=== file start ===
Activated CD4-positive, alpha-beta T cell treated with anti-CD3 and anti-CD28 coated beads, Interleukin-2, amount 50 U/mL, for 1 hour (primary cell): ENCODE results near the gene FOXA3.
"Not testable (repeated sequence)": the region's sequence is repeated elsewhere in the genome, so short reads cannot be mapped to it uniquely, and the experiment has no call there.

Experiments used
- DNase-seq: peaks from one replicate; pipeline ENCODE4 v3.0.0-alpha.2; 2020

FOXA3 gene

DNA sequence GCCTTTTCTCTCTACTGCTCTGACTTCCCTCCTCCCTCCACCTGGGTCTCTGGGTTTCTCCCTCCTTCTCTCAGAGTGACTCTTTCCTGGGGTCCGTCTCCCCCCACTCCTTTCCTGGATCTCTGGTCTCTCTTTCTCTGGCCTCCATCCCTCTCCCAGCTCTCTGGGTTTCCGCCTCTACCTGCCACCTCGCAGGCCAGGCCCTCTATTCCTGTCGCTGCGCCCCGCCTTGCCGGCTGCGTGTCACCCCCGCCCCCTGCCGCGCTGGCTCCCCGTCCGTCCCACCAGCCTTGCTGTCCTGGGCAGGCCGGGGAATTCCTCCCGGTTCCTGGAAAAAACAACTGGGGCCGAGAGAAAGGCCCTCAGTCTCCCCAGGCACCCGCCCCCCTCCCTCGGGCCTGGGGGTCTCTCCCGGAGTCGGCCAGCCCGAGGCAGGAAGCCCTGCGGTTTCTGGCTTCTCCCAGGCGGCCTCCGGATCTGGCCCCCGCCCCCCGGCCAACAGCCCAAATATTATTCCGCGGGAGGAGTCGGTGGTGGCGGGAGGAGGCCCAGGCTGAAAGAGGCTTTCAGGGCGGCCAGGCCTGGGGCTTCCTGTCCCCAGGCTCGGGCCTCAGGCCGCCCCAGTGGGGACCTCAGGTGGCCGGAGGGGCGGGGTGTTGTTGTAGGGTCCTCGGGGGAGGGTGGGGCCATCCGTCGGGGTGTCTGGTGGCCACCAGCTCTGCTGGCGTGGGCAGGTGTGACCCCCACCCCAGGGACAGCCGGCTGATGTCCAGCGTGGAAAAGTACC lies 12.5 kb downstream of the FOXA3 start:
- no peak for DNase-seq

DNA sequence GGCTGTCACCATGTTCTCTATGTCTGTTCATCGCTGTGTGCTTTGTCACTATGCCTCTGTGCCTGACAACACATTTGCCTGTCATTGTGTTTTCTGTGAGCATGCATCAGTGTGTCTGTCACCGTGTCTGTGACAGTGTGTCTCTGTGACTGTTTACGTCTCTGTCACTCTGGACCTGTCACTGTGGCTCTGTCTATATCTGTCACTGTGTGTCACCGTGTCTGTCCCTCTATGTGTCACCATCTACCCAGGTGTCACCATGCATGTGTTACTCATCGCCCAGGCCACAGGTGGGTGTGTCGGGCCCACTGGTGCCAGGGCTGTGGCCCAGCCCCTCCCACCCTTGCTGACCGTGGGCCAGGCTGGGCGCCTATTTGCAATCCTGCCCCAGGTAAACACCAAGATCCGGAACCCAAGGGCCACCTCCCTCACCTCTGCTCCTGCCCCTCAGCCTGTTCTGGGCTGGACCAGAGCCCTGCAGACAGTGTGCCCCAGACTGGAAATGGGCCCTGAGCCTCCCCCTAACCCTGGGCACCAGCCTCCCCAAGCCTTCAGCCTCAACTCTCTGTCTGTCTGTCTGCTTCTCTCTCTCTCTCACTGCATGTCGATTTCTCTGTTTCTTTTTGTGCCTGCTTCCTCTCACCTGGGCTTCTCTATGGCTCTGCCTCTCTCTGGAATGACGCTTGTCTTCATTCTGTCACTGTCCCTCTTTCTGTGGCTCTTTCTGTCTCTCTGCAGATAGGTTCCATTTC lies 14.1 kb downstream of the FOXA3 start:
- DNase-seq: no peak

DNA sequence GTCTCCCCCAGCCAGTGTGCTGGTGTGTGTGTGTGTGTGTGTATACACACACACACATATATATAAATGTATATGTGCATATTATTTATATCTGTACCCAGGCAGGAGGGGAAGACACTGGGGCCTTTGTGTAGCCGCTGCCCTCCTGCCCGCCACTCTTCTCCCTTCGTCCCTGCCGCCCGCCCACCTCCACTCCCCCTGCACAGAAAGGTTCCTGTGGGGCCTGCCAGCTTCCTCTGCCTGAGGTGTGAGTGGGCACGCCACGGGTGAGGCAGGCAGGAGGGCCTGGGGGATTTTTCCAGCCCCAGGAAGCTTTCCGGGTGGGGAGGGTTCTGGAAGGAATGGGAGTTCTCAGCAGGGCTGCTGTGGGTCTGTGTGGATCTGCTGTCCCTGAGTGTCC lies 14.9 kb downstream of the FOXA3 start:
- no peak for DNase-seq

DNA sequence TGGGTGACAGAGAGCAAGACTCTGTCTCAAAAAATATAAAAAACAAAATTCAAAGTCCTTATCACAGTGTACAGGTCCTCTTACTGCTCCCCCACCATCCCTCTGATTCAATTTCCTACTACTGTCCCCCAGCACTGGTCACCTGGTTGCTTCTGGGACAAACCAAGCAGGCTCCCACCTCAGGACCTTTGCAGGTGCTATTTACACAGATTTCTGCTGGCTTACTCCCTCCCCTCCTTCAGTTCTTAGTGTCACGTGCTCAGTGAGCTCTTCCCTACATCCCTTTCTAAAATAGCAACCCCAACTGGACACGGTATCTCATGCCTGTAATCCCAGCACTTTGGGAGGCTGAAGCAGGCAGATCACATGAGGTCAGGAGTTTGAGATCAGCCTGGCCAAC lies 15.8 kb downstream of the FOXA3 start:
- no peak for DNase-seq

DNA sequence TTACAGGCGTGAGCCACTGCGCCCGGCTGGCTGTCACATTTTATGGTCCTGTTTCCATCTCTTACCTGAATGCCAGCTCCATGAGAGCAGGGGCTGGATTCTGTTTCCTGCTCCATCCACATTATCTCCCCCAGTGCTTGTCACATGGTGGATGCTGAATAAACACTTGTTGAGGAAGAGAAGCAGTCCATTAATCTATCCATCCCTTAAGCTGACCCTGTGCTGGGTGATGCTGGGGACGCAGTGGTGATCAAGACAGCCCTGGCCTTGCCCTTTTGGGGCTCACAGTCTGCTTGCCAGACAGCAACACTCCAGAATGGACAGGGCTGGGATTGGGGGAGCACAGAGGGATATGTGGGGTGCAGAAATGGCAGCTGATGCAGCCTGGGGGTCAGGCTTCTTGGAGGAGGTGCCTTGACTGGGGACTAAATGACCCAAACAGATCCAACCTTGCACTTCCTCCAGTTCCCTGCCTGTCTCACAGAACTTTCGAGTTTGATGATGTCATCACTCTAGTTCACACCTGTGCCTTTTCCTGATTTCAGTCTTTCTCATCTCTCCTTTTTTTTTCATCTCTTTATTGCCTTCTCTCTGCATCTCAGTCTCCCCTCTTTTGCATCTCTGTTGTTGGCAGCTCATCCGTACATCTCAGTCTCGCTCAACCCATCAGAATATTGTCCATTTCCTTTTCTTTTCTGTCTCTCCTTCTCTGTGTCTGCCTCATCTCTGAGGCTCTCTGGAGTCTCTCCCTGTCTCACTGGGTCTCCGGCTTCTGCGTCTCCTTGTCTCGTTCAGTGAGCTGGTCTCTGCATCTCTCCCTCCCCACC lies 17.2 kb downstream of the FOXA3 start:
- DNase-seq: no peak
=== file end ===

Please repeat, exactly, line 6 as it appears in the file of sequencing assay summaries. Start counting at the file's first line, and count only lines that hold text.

DNA sequence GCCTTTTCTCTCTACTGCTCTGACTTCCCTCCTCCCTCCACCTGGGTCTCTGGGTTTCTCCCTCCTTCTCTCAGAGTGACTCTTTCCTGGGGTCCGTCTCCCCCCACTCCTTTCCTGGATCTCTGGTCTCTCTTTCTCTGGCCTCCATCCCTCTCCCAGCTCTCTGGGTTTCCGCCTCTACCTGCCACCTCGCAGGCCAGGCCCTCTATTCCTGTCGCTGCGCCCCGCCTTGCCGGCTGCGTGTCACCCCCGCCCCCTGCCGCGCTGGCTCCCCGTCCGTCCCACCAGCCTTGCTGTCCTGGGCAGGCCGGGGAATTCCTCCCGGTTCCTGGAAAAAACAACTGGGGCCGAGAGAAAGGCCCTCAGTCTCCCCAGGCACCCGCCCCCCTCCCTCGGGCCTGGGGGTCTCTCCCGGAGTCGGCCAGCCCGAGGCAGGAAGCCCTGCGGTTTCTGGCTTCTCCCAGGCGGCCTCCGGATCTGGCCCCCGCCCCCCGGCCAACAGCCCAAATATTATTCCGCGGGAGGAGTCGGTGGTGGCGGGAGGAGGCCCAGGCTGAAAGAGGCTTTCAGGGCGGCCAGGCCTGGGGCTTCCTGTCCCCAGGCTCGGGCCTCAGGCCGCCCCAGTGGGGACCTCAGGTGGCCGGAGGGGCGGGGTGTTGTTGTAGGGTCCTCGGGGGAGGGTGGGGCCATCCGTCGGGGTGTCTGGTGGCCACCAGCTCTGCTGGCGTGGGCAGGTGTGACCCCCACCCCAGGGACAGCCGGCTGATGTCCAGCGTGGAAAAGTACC lies 12.5 kb downstream of the FOXA3 start: